This period of my life was known as The Decade Of Freedom From Vegetables And Experimentation With Scurvy. Most people call it bachelorhood. It was marked by dramatic increases in cheeseburgers and rib eyes, and a violent avoidance of most flora as a culinary option. This was an exciting period of my life that featured vitamin C deficiency and flirtation with gum disease. I don't really recommend it.
Over the last several years, as my quest to not die at an early age from nutritional deficiencies has really picked up steam, I've been reintroducing a variety of plants back into my life. I've yet to give okra another shot at the pennant, but several other previously vilified representatives of the plant world have been called up from the minor leagues. Among those was zucchini, and what I've come to realize is that zucchini is not bad, but it can be made badly. As it turns out, this is true of all food.
The following preparation was improvised for a cook out with friends several weeks ago. There were people in attendance who were not interested in eating meat, so I elected to prepare a meat free alternative. I'm a nice guy like that.
- dried or fresh herbs (see below)
- olive oil
- white wine
Dried or fresh herbs? Man, that's a debate. I'm not going to get into it now. Just use whichever you like the most, or have available. For this particular batch I used thyme and oregano. In previous batches I used rosemary, savory, and thyme. Dill would probably be good too, but only if you liked dill. How much should you use? I'd say a tablespoon probably of each. Again, it depends on what you like, and keep in mind we're making a marinade here, not baking a cake. Is that vague enough?
User your microplane to get the zest o... What? You don't have a microplane? Go buy one. Right now. I'll wait.
Got it? Good. Now use your microplane to remove the zest from two lemons. Wait, you still don't have a microplane? Fine, if you really must, you can carefully slice off the zest with a sharp knife or vegetable peeler. Be careful about getting too much of the pith, the white rind, it's bitter. Seriously though, get a microplane, they're awesome and versatile.
Juice both of your naked lemons and add the zest to the lemon juice in a mixing bowl. Toss in the herbs with two generous pinches of salt. Now for the wine. You'll note that I've selected a Yellow Tail Pinot Grigio. I've selected this wine because that's what was in my pantry. Feel free to use a chardonnay, riesling, or really any other white wine. My only caution here would be to avoid the old wives tale about not cooking with wine you would drink. It's silly. You want to cook with wine that tastes good, but balance that with some sense. You don't want to use a Joseph Drouhin Montrachet Marquis de Laguiche 2006 in a clam sauce. So, I tend to keep some value wines around for cooking.
Whatever wine you choose, add about 1/2 a cup to the mixing bowl. Whisk to combine, and then whisk in several healthy tablespoons of good olive oil. I'm using a Sicilian Val Di Mazara, just because that's the way I roll. Whisk everything in the mixing bowl real good. Don't kill yourself, you could mix this with a boat motor and wouldn't integrate, we haven't included anything that will work as an emulsifier, so that lemon juice and wine will never combine with the oil totally.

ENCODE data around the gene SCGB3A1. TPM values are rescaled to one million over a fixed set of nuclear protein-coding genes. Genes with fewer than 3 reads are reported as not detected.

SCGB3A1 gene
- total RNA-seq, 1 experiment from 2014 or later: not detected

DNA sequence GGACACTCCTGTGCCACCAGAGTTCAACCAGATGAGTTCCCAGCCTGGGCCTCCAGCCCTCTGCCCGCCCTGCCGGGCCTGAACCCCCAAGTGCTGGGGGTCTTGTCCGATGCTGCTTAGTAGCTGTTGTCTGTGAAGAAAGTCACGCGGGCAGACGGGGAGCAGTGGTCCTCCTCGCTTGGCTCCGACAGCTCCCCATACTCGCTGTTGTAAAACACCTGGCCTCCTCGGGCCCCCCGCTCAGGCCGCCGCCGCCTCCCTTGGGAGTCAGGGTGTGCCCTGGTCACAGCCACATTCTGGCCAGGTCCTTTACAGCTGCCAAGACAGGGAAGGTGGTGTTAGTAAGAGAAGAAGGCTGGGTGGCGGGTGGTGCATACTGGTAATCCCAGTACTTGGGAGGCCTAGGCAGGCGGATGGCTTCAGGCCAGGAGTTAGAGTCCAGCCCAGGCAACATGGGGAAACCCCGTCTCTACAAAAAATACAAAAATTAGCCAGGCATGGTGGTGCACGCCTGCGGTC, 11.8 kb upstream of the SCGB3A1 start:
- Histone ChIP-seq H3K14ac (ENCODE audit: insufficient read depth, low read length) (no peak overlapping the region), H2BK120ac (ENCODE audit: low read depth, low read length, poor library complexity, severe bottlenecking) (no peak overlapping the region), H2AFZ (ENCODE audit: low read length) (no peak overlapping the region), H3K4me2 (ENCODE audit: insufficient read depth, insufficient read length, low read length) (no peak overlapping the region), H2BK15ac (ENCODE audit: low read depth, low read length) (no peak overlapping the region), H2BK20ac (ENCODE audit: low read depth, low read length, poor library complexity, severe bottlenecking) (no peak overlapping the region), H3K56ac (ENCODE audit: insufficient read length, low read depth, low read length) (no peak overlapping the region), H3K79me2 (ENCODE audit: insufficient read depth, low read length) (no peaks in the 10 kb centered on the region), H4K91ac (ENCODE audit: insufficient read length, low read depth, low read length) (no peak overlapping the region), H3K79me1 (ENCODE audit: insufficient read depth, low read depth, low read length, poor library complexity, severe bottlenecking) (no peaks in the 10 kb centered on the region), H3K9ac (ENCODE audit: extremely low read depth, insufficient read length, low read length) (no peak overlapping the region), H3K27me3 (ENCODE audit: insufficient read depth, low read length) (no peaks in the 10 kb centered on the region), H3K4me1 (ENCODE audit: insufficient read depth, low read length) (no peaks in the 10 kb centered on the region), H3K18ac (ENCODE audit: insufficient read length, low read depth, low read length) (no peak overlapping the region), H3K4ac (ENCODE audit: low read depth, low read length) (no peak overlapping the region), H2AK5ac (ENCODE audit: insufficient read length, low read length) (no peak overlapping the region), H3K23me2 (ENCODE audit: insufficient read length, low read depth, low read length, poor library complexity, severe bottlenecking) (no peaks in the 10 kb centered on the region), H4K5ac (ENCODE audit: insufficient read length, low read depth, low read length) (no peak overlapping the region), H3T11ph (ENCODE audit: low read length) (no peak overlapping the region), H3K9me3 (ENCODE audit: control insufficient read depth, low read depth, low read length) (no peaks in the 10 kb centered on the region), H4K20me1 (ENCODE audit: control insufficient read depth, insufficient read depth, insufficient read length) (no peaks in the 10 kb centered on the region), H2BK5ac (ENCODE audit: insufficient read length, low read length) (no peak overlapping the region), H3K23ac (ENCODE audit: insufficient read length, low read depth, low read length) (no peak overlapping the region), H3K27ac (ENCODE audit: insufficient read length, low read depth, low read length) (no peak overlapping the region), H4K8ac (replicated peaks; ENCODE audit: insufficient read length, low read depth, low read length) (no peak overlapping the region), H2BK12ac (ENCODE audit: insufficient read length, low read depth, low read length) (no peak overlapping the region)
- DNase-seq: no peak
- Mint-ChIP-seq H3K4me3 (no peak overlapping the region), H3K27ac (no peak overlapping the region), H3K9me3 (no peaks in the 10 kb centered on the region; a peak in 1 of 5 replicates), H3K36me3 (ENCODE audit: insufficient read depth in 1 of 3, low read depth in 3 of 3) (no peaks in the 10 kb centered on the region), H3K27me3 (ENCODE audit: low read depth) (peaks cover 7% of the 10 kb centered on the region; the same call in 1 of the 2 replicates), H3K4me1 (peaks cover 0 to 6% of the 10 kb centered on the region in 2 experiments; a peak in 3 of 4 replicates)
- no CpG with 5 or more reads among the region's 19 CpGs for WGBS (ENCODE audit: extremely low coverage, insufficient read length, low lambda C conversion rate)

Wash your zucchini up, and trim off the ends, but don't peel it. We need that green skin left on to give it some structure and prevent it from falling apart when we get to the grilling. Cut the zucchini lengthwise in slices that are about 1/4 inch thick. If you cut them too thin, then they'll go all floppy when they cook and turn to mush. I'm only using two zucchini here, because there's only two people in my house. We've made enough marinade for 4-6 zucchini depending on how big they are and how thick you decide to slice them. 4 zucchini is enough to feed 8 people if this is going to be a side dish, 4 if it's an entree.
Once your zucchini is all sliced up, toss them into a gallon sized ziplock bag and then pour in your marinade. If you had to, you could do this in a glass or plastic tray or bowl, but I wouldn't recommend it. The bags are the best way to marinade anything in my opinion. If you use a bag, that's one more dish you don't have to wash. Just be sure not to use an aluminium pan for the marinading. There's a lot of acid in this marinade, and it will react with the aluminium and make everything taste funny as well as maybe ruin your pan if you leave the marinade in long enough. Once the bag is sealed, slosh everything around and try to separate the zucchini slices, they'll try their darndest to stick together.
Now's the easy part. Wait.
Just let that bag sit on the counter for a while. Anywhere from 1/2 an hour up to a few hours. I wouldn't leave it in there for much more than 2 hours though. While you're waiting, you can heat up your grill. You want those grates nice and hot to leave some pleasant looking, and tasting, grill marks. Once your grill is hot and you're done waiting on your marinade, pull the slices out of your bag with some tongs and lay them on the grill. Turn them over after a few minutes, they won't take long.
What? You don't have a grill either? Good gravy. Alright. You can do it in your broiler. After all, a broiler is just an upside down grill, right? It won't be as nice and you won't get those tasty grill marks though. Lay the slices out on in a single layer on a baking sheet and place them on the highest rack in your oven under the broiler set to high. Keep an eye on them, and in a minute or two, turn them over and repeat. Do us both a favor though, and get a grill.
Voila! All done. These make a great side dish for a cookout. They are also a fantastic condiment for a grilled sausage or a bratwurst on a bun. Let em cool, and you can make a tasty vegetarian sandwich with them. Or, you can just take a fork and dig in.